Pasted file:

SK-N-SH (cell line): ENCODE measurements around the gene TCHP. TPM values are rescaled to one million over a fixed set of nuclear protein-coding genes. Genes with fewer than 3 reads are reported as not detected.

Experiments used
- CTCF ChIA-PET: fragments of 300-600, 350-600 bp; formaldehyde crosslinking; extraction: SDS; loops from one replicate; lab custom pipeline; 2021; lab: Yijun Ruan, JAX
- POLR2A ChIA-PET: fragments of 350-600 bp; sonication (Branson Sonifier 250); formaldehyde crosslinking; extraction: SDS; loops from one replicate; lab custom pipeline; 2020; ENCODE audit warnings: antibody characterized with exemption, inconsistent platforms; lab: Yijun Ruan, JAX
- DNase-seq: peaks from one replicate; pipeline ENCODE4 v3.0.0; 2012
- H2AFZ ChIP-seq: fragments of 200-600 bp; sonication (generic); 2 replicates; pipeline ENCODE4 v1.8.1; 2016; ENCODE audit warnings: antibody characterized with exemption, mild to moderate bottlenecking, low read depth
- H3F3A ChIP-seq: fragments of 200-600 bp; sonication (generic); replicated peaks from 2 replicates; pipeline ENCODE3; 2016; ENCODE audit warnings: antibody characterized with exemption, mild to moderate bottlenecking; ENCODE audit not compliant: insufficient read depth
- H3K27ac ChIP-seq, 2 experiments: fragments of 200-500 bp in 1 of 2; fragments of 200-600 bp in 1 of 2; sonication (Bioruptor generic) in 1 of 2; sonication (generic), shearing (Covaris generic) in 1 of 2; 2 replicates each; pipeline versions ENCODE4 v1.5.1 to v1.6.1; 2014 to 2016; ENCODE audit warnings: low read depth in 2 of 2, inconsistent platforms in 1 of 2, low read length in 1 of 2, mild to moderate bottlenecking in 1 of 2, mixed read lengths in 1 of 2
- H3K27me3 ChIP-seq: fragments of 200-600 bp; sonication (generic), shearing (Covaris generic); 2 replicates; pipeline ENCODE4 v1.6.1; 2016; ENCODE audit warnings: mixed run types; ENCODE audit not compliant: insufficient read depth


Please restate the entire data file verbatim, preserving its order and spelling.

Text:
SK-N-SH (cell line): ENCODE measurements around the gene TCHP. TPM values are rescaled to one million over a fixed set of nuclear protein-coding genes. Genes with fewer than 3 reads are reported as not detected.

Experiments used
- CTCF ChIA-PET: fragments of 300-600, 350-600 bp; formaldehyde crosslinking; extraction: SDS; loops from one replicate; lab custom pipeline; 2021; lab: Yijun Ruan, JAX
- POLR2A ChIA-PET: fragments of 350-600 bp; sonication (Branson Sonifier 250); formaldehyde crosslinking; extraction: SDS; loops from one replicate; lab custom pipeline; 2020; ENCODE audit warnings: antibody characterized with exemption, inconsistent platforms; lab: Yijun Ruan, JAX
- DNase-seq: peaks from one replicate; pipeline ENCODE4 v3.0.0; 2012
- H2AFZ ChIP-seq: fragments of 200-600 bp; sonication (generic); 2 replicates; pipeline ENCODE4 v1.8.1; 2016; ENCODE audit warnings: antibody characterized with exemption, mild to moderate bottlenecking, low read depth
- H3F3A ChIP-seq: fragments of 200-600 bp; sonication (generic); replicated peaks from 2 replicates; pipeline ENCODE3; 2016; ENCODE audit warnings: antibody characterized with exemption, mild to moderate bottlenecking; ENCODE audit not compliant: insufficient read depth
- H3K27ac ChIP-seq, 2 experiments: fragments of 200-500 bp in 1 of 2; fragments of 200-600 bp in 1 of 2; sonication (Bioruptor generic) in 1 of 2; sonication (generic), shearing (Covaris generic) in 1 of 2; 2 replicates each; pipeline versions ENCODE4 v1.5.1 to v1.6.1; 2014 to 2016; ENCODE audit warnings: low read depth in 2 of 2, inconsistent platforms in 1 of 2, low read length in 1 of 2, mild to moderate bottlenecking in 1 of 2, mixed read lengths in 1 of 2
- H3K27me3 ChIP-seq: fragments of 200-600 bp; sonication (generic), shearing (Covaris generic); 2 replicates; pipeline ENCODE4 v1.6.1; 2016; ENCODE audit warnings: mixed run types; ENCODE audit not compliant: insufficient read depth